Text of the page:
This brief highlights the WHO recommendation on routine antenatal ultrasound examination and the policy and program implications for translating this recommendation into action at the country level.
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  12. 12
    375817

    WHO recommendations on antenatal care for a positive pregnancy experience: Summary. Highlights and key messages from the World Health Organization’s 2016 Global Recommendations for Routine Antenatal Care.

    World Health Organization [WHO]; Maternal and Child Survival Program [MCSP]

    Geneva, Switzerland, WHO, 2018 Jan. 10 p. (WHO/RHR/18.02; USAID Cooperative Agreement No. AID-OAA-A-14-00028)

    This brief highlights the WHO’s 2016 ANC recommendations and offers countries policy and program considerations for adopting and implementing the recommendations. The recommendations include universal and context-specific interventions. The recommended interventions span five categories: routine antenatal nutrition, maternal and fetal assessment, preventive measures, interventions for the management of common physiologic symptoms in pregnancy, and health system-level interventions to improve the utilization and quality of ANC.
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  13. 13
    391434

    Quality of care in women's, children's, and adolescent health. Methods for assessing evaluation and implementation in West Africa. Experience in the Cote d'Ivoire. Qualite des soins en SMNI. Methodologie de l'evaluation et mise en pratique en Afrique de l'Ouest. A propos de l'experience de la Cote d'Ivoire.

    Guie YP; Cisse L; Saki-Nekouressi G; Bucagu M; Landrivon G; Agbodjan-Prince O

    Medecine et Sante Tropicales. 2016 Nov 1; 26(4):357-362.

    A tool developed by WHO was used to assess the quality of care for mothers, newborns, and children in some healthcare facilities in French-speaking Africa; this study led to the development of recommendations for the implementation of actions intended to resolve the problems observed and to optimize patient management. We report here the experience of the maternity units of the university hospital center of Treichville, in Abidjan, discuss the presentation of the results of the assessment, and make some recommendations as part of an action program. The experience of the monthly review of referred cases is also reported.
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  14. 14
    375798

    International technical guidance on sexuality education. An evidence-informed approach. Revised edition.

    UNESCO. Education Sector

    Paris, France, UNESCO, 2018. 139 p.

    The fully revised UN International technical guidance on sexuality education advocates for quality comprehensive sexuality education (CSE) to promote health and well-being, respect for human rights and gender equality, and empowers children and young people to lead healthy, safe and productive lives.It is a technical tool that presents the evidence base and rationale for delivering CSE to young people in order to achieve the global Sustainable Development Goals, among which are SGD3 for Health, SDG4 for Quality Education and SDG5 for Gender Equality.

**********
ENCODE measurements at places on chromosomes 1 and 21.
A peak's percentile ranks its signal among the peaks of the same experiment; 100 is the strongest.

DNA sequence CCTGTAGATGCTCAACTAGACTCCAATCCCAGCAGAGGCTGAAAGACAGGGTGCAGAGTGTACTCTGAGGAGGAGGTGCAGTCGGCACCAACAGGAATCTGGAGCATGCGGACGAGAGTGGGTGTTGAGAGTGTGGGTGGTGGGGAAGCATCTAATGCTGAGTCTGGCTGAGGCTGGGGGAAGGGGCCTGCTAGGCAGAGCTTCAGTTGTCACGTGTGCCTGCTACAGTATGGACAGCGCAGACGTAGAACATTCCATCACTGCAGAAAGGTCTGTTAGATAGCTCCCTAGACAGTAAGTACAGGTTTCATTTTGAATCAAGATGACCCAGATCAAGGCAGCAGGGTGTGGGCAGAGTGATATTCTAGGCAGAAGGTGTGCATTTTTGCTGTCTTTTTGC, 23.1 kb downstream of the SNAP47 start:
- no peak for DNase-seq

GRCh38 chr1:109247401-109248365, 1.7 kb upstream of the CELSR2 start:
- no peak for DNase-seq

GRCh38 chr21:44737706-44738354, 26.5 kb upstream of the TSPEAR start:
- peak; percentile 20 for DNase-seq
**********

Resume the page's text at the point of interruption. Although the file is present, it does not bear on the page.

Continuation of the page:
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  15. 15
    374729

    Optimal feeding of low-birthweight infants in low- and middle-income countries: highlights from the World Health Organization 2011 guidelines.

    Maternal and Child Survival Program [MCSP]

    [Washington, D.C.], MCSP, 2017 Jun. 6 p. (USAID Cooperative Agreement No. AID-OAA-A-14-00028)

    This brief presents the updated WHO Guidelines on Optimal Feeding of Low Birth-Weight Infants in Low- and Middle-Income Countries, and highlights changes and best practices for optimal feeding of LBW infants. It is intended to assist policymakers, program managers, educators, and health care providers involved in caring for LBW infants to put the recommendations into action. It is hoped that such actions will contribute to improving the quality of care for LBW infants, thereby reducing LBW mortality and improving health outcomes for this group.
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  16. 16
    374728

    Basic newborn resuscitation: highlights from the World Health Organization 2012 guidelines.

    Maternal and Child Survival Program [MCSP]

    [Washington, D.C.], MCSP, 2017 Jun. 5 p. (USAID Cooperative Agreement No. AID-OAA-A-14-00028)

    This brief complements the 2012 WHO Guidelines on Basic Newborn Resuscitation, and highlights key changes and best practices for newborn resuscitation in resource-limited settings. Successful implementation of these recommendations at the time of birth is intended to improve the quality of care for newborns, and contribute to better health outcomes and reduce preventable newborn deaths and disabilities due to birth asphyxia.